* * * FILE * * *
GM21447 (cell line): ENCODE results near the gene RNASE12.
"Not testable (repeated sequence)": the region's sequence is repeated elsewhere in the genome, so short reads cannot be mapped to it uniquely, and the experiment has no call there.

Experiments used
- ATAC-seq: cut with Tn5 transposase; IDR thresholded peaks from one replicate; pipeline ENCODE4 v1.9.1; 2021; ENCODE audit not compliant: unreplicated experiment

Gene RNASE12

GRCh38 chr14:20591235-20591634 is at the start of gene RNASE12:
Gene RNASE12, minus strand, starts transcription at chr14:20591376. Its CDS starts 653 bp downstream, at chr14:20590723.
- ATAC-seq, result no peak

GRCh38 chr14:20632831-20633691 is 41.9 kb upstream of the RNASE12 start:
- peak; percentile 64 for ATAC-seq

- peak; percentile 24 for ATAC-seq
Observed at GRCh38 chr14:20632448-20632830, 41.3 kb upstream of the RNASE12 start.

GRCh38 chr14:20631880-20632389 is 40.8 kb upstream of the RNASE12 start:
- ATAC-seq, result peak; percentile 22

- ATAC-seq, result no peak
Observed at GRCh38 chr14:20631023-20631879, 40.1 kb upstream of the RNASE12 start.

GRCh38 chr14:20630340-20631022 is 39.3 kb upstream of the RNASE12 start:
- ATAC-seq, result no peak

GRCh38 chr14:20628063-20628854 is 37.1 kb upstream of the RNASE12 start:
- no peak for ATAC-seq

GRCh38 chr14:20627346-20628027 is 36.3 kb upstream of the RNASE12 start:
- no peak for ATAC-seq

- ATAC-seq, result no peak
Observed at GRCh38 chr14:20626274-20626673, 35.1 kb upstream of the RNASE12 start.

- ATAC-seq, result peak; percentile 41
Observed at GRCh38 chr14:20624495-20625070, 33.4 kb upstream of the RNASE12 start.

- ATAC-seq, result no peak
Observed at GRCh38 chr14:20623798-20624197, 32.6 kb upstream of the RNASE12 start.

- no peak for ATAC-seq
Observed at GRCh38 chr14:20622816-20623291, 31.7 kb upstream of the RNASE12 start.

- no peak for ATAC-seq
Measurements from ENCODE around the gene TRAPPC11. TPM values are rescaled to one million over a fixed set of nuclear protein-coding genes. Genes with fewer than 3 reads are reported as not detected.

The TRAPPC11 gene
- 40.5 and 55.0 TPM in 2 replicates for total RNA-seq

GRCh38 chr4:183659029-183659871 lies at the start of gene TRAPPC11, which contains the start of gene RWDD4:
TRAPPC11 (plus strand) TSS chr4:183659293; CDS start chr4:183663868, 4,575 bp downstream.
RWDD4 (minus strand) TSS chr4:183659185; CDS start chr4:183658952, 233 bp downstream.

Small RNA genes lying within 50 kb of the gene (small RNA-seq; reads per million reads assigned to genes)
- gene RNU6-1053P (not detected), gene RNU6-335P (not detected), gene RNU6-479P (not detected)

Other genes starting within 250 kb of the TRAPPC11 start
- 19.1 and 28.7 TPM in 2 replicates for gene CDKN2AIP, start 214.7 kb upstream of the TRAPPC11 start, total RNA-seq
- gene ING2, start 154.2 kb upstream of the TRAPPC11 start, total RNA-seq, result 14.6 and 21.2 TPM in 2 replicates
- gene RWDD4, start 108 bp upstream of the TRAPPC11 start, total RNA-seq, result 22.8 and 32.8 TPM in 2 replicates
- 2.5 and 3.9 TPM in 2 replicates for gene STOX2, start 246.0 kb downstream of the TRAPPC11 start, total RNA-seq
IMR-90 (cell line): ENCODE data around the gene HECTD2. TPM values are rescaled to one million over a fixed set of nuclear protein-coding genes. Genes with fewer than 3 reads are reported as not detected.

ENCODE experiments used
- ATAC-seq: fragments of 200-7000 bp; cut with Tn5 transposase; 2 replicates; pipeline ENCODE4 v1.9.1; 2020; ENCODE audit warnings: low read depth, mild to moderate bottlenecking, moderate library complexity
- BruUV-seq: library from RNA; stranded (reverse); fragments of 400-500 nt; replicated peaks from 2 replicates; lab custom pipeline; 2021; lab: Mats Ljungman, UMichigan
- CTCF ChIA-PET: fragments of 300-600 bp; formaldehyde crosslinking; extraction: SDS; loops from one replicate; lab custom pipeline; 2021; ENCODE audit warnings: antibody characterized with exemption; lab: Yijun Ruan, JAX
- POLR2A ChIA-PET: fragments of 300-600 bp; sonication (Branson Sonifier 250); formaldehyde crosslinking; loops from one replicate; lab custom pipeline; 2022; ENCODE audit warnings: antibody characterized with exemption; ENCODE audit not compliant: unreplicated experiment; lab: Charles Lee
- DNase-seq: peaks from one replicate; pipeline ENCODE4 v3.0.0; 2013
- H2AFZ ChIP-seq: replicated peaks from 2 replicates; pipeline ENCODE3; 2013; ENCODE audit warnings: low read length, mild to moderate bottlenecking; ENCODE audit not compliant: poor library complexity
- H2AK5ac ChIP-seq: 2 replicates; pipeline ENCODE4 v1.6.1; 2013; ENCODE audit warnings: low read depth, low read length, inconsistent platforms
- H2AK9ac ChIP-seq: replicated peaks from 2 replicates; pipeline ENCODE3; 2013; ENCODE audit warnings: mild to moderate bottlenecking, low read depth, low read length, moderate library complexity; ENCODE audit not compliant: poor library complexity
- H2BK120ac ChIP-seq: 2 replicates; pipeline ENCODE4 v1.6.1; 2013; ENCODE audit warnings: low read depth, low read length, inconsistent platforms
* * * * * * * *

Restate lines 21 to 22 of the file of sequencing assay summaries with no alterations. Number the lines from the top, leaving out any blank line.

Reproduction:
GRCh38 chr14:20627346-20628027 is 36.3 kb upstream of the RNASE12 start:
- no peak for ATAC-seq